Stick with it Rick. The experience will do you good.

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  13. Rachael Rich (204 comments) says:

    A war is brewing – AoC vs Rick. And there’s now a Hitler video:

    http://clintheine.blogspot.com/2010/04/rick-giles-explains-earth-hour.html

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  14. Redbaiter (13,197 comments) says:

    The issue here is not really Gil’s, its ACT’s same old problem. That is that in trying to advocate political policies that the mainstream media, that band of Progressive propagandists, deem as “off limits”, they will always be subject to ridicule and denigration. Unless ACT develop a strategy to deal with the partisanship of the mainstream media in NZ, they might as well fold their tent right now.

    Hint for Mr. Hide and others in ACT- the solution does not involve trying to suck up to the media. Sure, they have massive resources to shape and mould public opinion in the way they want to, but that is the way it is and you have to fight accepting that reality.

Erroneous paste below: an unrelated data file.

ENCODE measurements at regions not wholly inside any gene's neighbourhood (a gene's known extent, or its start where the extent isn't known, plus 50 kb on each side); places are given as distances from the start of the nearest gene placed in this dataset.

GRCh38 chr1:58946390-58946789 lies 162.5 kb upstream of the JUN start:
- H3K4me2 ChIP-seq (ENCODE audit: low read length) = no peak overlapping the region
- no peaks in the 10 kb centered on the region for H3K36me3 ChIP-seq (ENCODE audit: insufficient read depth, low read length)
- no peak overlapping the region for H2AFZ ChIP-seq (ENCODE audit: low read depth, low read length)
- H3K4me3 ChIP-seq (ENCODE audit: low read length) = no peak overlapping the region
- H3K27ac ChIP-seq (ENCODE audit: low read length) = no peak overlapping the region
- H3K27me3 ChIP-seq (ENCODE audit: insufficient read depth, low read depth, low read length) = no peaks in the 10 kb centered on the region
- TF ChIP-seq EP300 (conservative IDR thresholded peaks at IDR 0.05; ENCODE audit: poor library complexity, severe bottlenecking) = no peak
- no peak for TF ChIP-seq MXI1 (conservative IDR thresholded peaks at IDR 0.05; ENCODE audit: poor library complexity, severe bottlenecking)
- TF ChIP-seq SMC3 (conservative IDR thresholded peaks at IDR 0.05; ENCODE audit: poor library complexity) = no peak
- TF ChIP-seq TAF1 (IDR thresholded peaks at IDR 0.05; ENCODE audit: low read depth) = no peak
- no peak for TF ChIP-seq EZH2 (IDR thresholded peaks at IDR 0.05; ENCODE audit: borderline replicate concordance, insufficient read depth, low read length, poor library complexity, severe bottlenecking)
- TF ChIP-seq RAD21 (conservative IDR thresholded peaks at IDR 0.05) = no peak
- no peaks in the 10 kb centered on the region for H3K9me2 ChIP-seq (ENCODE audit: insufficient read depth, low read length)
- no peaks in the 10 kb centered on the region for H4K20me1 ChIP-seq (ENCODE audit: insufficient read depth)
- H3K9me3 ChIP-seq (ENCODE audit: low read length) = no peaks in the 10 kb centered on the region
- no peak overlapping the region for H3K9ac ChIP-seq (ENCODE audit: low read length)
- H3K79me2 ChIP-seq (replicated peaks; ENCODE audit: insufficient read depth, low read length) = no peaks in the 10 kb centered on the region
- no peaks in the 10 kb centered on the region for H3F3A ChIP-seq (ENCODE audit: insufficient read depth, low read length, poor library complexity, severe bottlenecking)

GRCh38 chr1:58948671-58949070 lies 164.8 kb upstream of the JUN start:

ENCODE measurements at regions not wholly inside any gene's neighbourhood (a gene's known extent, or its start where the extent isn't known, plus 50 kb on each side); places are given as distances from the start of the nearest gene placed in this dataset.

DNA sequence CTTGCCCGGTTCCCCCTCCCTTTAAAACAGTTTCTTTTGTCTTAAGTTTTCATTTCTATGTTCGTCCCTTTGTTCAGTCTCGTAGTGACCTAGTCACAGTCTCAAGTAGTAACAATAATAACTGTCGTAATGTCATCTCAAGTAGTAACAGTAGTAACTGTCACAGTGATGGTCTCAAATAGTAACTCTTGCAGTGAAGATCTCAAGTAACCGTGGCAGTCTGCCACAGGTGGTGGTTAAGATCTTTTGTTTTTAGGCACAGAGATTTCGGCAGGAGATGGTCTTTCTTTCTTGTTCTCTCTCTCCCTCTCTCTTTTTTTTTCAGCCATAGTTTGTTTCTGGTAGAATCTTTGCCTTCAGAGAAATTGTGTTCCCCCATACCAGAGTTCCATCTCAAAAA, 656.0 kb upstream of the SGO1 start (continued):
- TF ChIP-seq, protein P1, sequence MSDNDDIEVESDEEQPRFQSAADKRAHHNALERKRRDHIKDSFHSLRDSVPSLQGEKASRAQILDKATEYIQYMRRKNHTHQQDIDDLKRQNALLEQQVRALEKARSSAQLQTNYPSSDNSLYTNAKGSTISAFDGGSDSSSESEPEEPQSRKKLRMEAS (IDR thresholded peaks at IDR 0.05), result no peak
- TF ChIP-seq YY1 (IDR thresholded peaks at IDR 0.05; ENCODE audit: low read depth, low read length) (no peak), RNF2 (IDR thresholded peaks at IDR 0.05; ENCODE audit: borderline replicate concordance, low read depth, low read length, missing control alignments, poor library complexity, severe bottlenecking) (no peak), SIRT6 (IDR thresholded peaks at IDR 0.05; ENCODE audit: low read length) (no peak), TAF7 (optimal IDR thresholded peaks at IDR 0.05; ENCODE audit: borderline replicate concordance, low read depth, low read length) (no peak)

David once slew Goliath. As out numbered as you may be, you have to develop a political offensive against the left wing mainstream media that works, or you might as well forget it. That advice applies to any party seeking to give voice to ideas outside the parameters that the mainstream media consider approved.

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  15. malcolm (2,000 comments) says:

    He sounds about par for politically-minded uni students; long on condescension and convert zeal, and short on real world experience and knowledge. Don’t be too hard on him – he’s probably only just finished ‘Atlas Shrugged’.

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  16. Grizz (500 comments) says: